This work was supported by the Centre National de la Recherche Scientifique of France. * Corresponding author; e-mail [email protected]; fax 33–492– 076–838. Article, publication date, and citation information can be found at

1997), various sugars (Fouge`re et al., 1991; Kameli and Lo¨sel, 1993), and zwitterions such as amino acids and betaines (Le Rudulier et al., 1984; Csonka and Hanson, 1991). Pro and Gly betaine are the most diversely nitrogenous osmolytes accumulated underosmotic stress conditions in plants (Aspinall and Paleg, 1981; Wyn Jones, 1984; Hasegawa et al., 2000). However, if Gly betaine is produced in large quantity by several families of higher plants, particularly in Chenopodiaceae, Amaranthaceae, and Gramineae (Rhodes and Hanson, 1993), certain flowering plants lack significant amounts of Gly betaine and produce other betaines, like Pro betaine, also known as N,N-dimethylproline or stachydrine. This betaine is found mainly in some species of Plumbaginaceae, Capparidaceae, Rutaceae, Labiatae, Compositae, and Leguminosae (Wyn Jones and Storey, 1981; Rhodes and Hanson, 1993; Hanson et al., 1994). In alfalfa (Medicago sativa), Pro betaine is the major betaine (Robertson and Marion, 1960; Wyn Jones and Storey, 1981), but other betaines, such as pipecolate betaine (homostachydrine), trigonelline, hydroxyproline betaine, and Gly betaine, have also been identified in various alfalfa genotypes (Wood et al., 1991). In addition to alfalfa, other Medicago species, such as Medicago truncatula, Medicago littoralis, Medicago rugosa, and Medicago polymorpha, produce Pro betaine with significant genotypic variations (Wood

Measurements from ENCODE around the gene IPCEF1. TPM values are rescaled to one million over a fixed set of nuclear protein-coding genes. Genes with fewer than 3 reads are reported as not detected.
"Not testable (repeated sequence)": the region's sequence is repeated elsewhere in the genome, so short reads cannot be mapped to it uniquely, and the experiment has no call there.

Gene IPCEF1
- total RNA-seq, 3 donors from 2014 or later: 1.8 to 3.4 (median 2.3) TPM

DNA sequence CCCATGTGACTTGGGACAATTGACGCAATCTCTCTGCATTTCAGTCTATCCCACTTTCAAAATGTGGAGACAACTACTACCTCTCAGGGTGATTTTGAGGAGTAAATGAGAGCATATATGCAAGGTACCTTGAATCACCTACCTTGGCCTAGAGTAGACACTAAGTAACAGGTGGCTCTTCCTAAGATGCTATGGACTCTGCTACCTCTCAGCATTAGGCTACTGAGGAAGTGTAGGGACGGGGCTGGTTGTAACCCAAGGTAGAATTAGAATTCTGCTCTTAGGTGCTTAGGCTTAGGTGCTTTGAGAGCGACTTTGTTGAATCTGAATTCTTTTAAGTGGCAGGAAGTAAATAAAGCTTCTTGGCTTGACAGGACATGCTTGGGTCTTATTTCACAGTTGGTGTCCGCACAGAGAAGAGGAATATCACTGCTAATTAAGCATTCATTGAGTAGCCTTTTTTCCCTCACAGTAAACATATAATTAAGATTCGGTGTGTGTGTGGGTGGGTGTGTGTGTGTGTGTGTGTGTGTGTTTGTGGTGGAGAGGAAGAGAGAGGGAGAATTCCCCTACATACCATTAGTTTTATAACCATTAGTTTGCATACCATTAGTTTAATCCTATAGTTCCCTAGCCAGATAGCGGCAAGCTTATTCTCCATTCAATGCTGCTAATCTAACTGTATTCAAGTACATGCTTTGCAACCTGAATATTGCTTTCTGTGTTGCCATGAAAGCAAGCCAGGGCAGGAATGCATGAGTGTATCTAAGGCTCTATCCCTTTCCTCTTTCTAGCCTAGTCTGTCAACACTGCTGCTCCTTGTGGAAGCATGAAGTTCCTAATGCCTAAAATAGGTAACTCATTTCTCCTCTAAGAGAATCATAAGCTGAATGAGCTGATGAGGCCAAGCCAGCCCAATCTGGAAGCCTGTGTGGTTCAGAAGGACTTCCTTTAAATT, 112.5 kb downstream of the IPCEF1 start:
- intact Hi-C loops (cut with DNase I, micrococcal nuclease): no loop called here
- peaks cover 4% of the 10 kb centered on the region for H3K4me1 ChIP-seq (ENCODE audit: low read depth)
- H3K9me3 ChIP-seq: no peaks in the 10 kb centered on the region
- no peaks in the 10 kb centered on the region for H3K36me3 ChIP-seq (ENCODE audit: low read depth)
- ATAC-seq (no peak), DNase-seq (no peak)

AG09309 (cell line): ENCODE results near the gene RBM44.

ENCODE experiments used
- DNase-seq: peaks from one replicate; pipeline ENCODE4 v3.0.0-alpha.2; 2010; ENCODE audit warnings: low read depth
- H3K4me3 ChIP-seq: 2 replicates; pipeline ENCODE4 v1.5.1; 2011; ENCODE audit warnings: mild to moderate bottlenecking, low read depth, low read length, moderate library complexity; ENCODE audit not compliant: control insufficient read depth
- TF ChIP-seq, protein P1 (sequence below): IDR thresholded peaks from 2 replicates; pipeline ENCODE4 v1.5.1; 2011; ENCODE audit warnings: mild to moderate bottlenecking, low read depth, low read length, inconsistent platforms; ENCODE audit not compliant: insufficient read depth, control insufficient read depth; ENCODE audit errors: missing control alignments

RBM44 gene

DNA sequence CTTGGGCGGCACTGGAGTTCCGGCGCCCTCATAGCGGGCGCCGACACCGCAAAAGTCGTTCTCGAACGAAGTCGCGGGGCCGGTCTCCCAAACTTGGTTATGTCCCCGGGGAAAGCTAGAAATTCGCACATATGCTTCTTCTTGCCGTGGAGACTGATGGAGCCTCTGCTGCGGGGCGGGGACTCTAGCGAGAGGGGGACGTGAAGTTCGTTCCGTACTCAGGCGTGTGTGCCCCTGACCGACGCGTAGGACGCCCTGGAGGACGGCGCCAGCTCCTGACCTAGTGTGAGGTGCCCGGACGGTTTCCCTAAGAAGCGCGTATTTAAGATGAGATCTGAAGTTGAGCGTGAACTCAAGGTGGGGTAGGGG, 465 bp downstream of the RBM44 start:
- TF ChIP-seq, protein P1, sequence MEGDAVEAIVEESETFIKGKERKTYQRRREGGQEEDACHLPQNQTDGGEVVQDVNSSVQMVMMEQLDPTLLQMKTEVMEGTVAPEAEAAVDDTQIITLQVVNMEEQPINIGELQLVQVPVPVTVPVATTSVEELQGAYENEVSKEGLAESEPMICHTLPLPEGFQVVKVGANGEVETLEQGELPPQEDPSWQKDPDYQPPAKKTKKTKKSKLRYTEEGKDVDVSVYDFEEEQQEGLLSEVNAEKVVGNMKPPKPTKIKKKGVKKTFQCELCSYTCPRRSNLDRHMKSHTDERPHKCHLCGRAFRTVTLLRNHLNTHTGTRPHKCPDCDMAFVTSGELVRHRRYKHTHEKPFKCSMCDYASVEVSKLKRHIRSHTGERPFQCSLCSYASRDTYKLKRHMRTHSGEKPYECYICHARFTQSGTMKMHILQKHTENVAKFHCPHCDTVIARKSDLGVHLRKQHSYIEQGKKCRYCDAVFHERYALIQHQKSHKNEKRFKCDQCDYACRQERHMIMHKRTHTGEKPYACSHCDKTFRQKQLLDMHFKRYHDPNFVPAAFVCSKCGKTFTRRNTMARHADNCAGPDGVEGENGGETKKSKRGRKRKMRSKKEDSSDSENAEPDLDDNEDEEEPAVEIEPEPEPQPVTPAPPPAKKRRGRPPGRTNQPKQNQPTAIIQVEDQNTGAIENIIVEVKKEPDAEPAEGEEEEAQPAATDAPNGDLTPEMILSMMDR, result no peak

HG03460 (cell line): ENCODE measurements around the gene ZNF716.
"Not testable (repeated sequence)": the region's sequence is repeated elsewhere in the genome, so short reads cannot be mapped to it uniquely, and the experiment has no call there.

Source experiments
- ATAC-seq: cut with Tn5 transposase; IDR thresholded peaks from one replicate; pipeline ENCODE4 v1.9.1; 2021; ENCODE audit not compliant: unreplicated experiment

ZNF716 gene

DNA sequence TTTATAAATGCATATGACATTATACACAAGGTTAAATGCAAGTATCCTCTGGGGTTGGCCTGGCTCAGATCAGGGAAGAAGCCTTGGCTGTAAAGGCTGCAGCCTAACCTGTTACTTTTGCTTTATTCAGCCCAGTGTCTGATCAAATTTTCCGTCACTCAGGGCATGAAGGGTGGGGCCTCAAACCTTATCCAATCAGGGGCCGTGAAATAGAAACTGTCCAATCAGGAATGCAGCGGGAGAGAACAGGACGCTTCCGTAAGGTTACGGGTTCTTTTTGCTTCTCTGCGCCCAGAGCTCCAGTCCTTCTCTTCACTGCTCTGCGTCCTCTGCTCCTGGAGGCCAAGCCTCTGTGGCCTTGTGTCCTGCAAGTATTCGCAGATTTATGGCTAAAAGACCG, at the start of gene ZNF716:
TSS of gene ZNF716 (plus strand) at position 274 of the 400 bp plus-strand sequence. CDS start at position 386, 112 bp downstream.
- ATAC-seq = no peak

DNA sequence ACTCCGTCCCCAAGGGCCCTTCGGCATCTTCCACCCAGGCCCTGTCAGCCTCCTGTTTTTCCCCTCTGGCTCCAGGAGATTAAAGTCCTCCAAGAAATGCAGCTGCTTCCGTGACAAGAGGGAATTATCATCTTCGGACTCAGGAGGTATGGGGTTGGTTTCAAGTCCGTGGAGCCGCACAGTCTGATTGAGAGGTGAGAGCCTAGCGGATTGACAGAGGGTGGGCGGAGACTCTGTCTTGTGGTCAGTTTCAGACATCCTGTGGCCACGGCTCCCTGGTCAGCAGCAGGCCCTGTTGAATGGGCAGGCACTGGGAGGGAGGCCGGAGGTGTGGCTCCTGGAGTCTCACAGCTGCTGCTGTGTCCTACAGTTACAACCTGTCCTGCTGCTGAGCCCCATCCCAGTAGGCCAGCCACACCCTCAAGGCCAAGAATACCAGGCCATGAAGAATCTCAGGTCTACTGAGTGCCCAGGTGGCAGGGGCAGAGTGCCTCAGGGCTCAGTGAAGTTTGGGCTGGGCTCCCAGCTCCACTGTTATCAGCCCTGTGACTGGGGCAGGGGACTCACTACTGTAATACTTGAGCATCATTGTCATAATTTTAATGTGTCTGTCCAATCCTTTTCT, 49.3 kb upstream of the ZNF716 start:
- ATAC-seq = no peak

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et al., 1991; Naidu et al., 1992). Pro betaine, which is released by alfalfa seeds during germination (Phillips et al., 1995), is an inducer of nodulation (nod) genes in Sinorhizobium meliloti, the alfalfa-symbiotic species (Phillips et al., 1992). Interestingly, S. meliloti transports this betaine by a high-affinity Na1-coupled transporter, BetS (Boscari et al., 2002), and via an ABC (ATP-binding cassette) protein-dependent transporter, Hut (Boncompagni et al., 2000). In addition, S. meliloti uses Pro betaine as a carbon and nitrogen source or as an osmoprotectant (Gloux and Le Rudulier, 1989; Goldmann et al., 1991; Burnet et al., 2000). Given the competition among soil bacteria for plant carbon sources, it is interesting to point out that Pro betaine catabolism contributes to rhizobial colonization of seedling roots (Phillips et al., 1998). All these reports ascribe important physiological functions to Pro betaine in alfalfa and in its symbiotic partner. However, if Pro accumulation and metabolism are well documented in higher plants and also in bacteroids from legume nodules (Fouge`re et al., 1991; Kohl et al., 1991; Trinchant et al., 1998), in the case of Pro betaine similar basic questions remain almost unexplored. Thus, the aim of the present study is to gain an understanding of the effects of salinity on Pro betaine pools in shoots, roots, and nodule compartments of alfalfa. Furthermore, in spite of some pioneer efforts to analyze Pro betaine in plants (Essery et al., 1962), nothing is currently known about its catabolism. Thus, we have addressed the question of the effects of salt stress on Pro betaine metabolism in alfalfa plants. The investigation indicates that Pro betaine accumulation in alfalfa represents a long-term response to salinization and, interestingly enough, is associated with Pro accumulation. In vivo isotopelabeling studies show that reduced Pro betaine catabolism under salt stress conditions promotes betaine accumulation. We also provided evidence that Pro betaine transport by purified symbiosomes and isolated bacteroids is slightly increased by salinization of the host plant.